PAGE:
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Our intention is to inform people of racist, homophobic, religious extreme hate speech perpetrators across social networking internet sites. And we also aim to be a focal point for people to access information and resources to report such perpetrators to appropriate web sites, governmental departments and law enforcement agencies around the world.

We will also post relevant news worthy items and information on Human rights issues, racism, extremist individuals and groups and far right political parties from around the world although predominantly Britain.

Wednesday, 21 April 2010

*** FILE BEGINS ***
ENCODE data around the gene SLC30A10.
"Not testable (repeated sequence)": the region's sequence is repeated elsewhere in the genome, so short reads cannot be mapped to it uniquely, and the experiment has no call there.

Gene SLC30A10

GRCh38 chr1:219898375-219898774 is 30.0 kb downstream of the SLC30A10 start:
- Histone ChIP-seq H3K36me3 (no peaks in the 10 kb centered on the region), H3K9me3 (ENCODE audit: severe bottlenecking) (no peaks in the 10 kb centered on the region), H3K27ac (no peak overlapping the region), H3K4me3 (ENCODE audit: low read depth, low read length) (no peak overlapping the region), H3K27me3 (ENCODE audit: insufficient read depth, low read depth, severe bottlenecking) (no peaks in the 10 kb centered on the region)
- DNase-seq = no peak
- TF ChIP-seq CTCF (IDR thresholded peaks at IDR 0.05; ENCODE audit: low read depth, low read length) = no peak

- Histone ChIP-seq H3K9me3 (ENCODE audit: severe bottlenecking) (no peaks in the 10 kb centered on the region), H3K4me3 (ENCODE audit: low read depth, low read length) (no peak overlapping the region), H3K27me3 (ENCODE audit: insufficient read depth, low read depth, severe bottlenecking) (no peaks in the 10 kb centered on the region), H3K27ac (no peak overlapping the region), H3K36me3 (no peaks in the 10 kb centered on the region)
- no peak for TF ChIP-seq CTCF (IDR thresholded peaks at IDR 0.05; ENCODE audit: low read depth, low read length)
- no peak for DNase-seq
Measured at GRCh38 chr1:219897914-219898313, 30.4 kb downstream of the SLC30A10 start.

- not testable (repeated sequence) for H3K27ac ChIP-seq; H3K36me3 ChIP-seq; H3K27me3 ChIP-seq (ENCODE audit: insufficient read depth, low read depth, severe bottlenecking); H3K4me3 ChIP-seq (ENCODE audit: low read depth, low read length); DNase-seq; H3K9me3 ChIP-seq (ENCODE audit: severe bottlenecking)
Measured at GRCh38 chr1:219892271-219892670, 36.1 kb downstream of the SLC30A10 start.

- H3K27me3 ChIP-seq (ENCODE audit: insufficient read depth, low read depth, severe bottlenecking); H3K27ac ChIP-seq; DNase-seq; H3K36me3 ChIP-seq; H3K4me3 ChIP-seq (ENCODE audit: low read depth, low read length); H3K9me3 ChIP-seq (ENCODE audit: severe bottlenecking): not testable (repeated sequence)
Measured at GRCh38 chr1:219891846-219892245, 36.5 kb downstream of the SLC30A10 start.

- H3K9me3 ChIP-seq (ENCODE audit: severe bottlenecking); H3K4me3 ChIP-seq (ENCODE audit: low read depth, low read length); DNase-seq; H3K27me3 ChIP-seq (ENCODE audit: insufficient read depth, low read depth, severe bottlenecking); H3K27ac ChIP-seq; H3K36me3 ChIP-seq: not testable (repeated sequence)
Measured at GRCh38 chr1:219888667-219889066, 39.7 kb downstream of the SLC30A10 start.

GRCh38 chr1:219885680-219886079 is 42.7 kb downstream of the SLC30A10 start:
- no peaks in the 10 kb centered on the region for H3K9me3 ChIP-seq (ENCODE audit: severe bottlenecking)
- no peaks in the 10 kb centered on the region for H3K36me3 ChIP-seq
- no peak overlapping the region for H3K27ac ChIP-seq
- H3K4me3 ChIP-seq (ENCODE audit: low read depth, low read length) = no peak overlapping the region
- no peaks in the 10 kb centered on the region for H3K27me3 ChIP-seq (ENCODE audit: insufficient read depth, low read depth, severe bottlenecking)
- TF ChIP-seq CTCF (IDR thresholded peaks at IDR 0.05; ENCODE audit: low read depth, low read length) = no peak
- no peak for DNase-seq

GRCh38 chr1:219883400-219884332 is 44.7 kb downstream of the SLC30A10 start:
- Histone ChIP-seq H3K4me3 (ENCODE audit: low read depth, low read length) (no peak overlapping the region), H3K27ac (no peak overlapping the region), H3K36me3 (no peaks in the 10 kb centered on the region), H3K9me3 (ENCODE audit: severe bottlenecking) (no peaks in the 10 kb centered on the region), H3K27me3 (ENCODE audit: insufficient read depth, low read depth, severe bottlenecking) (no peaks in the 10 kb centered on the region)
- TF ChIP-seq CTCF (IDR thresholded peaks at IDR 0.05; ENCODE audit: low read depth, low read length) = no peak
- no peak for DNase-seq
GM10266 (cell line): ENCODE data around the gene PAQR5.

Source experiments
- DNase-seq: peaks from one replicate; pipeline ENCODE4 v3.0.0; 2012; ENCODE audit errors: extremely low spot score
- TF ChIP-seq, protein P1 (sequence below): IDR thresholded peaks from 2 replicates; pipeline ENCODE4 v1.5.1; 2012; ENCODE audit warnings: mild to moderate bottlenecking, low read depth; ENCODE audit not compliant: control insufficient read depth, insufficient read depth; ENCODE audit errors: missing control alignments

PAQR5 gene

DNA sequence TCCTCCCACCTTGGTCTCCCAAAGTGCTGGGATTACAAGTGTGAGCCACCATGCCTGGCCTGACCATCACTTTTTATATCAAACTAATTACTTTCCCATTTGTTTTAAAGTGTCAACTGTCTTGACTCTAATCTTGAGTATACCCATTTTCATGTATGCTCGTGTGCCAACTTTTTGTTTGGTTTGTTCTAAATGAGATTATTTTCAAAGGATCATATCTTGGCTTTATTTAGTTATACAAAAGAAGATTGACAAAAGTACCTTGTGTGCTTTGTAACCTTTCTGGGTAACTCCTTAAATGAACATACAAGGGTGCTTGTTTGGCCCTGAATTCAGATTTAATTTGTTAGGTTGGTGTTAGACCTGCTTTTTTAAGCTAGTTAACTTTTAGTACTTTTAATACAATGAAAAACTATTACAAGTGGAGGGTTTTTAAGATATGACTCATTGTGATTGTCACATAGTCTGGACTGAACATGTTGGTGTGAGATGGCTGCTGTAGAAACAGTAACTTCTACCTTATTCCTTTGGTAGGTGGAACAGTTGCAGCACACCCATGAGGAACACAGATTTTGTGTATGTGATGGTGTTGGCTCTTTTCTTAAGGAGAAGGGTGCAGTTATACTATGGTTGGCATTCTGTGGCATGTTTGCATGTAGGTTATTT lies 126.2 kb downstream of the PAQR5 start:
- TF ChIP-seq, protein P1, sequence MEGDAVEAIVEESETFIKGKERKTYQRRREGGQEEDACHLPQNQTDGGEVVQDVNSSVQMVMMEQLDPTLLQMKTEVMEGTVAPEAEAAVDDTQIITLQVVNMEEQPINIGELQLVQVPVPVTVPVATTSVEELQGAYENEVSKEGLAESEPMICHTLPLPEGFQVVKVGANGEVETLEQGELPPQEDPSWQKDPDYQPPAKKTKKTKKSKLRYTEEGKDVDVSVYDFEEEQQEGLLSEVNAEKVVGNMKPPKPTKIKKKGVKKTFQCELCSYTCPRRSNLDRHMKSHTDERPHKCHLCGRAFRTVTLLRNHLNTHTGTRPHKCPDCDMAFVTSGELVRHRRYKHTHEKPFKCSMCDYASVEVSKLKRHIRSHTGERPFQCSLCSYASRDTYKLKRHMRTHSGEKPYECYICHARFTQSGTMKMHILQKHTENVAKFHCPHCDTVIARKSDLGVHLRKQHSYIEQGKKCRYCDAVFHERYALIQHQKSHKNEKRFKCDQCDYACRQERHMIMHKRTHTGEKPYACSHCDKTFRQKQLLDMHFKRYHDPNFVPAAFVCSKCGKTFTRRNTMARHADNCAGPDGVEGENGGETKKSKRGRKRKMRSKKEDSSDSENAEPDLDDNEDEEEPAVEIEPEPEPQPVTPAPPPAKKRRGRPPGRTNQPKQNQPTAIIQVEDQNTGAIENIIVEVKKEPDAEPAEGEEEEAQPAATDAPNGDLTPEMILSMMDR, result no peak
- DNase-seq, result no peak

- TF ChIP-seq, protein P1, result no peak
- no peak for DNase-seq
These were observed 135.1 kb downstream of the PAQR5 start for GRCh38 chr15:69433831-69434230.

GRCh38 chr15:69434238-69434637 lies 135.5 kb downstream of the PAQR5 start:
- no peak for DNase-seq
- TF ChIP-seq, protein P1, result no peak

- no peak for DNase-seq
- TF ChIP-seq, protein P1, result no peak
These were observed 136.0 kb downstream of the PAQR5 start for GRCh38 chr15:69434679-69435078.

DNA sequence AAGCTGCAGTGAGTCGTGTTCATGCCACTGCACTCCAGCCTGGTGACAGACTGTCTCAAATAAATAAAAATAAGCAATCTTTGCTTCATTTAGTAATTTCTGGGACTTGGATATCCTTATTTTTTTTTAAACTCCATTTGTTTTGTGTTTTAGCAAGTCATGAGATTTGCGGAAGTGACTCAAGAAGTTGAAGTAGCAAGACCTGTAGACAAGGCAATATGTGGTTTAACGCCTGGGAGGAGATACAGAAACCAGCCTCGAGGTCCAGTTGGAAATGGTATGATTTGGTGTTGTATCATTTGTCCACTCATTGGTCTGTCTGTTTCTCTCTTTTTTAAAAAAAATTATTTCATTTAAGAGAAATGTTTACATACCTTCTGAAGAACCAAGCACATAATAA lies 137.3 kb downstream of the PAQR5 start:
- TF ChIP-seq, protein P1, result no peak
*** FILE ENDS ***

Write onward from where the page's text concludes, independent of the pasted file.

Some 2,000 young people of different faiths and confessions will take to Moscow streets on April 20 to hold an "Islam against Terror" march, the pro-Kremlin Nashi political movement said in a statement on Monday. The event was initiated by the Moscow Muslim youth who were extremely shocked by the two recent terrorist attacks in the Moscow subway. Twin blasts at the Lubyanka and Park Kultury subway stations occurred on March 29, killing 40 people and injuring around 100. On March 31, two bombs rocked the town of Kizlyar in Russia's North Caucasus region of Dagestan, claiming 12 lives. "Muslims are very concerned about the possible emergence of xenophobic attitudes in society because of terrorists, criminals who kill people; a stain has been made on the entire Muslim world behind which they hide while committing illicit acts," the statement said. The rally is aimed to prove that terrorism has no religion or nationality, to refute stereotypes that arise around Islam in modern society, and to call for world confessions to unite in the fight against terrorism. The march will be held along the Taras Shevchenko Embankment in Moscow. Russia's anti-terrorist chief said earlier this month the people behind the Moscow metro blasts and another attack in the Dagestani town of Kizlyar were identified. Alexander Bortnikov, who is the head of the Federal Security Service (FSB), also said that 26 terrorists, including those involved in the deadly attack on a high-speed Moscow-St. Petersburg train in late 2009, had been eliminated and another 14 arrested giving no further details. The suicide bombers who set off the bombs in the Moscow subway have been identified as Dzhanet Abdurakhmanova (Abdulayeva), born in 1992, and Mariam Sharipova, a 28-year-old school teacher from the Russian North Caucasian republic of Dagestan.